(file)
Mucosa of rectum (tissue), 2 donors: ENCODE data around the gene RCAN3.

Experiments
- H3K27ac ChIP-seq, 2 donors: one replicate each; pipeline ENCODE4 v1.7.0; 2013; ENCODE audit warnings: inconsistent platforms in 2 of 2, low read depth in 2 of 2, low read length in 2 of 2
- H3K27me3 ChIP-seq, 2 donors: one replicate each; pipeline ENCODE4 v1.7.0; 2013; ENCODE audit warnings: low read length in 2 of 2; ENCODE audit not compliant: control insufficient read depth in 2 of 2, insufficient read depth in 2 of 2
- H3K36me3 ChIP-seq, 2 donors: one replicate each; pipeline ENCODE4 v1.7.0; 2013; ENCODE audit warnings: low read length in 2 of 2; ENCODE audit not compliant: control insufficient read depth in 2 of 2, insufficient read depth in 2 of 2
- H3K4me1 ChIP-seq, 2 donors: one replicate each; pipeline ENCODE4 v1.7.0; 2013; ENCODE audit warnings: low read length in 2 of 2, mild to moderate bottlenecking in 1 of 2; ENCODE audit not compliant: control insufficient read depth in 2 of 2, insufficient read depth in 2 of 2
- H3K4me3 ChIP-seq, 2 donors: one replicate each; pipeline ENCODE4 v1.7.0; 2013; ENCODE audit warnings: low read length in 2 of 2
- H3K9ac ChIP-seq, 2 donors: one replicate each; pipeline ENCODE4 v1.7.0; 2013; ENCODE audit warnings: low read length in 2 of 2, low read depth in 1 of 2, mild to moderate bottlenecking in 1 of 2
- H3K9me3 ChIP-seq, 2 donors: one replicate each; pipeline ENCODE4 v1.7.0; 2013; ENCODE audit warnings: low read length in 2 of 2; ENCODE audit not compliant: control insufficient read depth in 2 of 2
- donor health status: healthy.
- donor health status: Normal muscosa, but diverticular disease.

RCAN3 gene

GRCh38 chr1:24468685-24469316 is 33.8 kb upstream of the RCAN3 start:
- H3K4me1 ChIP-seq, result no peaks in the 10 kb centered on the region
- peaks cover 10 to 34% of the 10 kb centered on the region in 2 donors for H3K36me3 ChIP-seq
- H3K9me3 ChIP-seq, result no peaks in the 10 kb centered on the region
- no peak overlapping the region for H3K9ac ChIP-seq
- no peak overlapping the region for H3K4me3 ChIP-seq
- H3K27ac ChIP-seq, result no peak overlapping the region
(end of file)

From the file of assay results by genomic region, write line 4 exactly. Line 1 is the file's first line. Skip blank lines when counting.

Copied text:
- H3K27me3 ChIP-seq, 2 donors: one replicate each; pipeline ENCODE4 v1.7.0; 2013; ENCODE audit warnings: low read length in 2 of 2; ENCODE audit not compliant: control insufficient read depth in 2 of 2, insufficient read depth in 2 of 2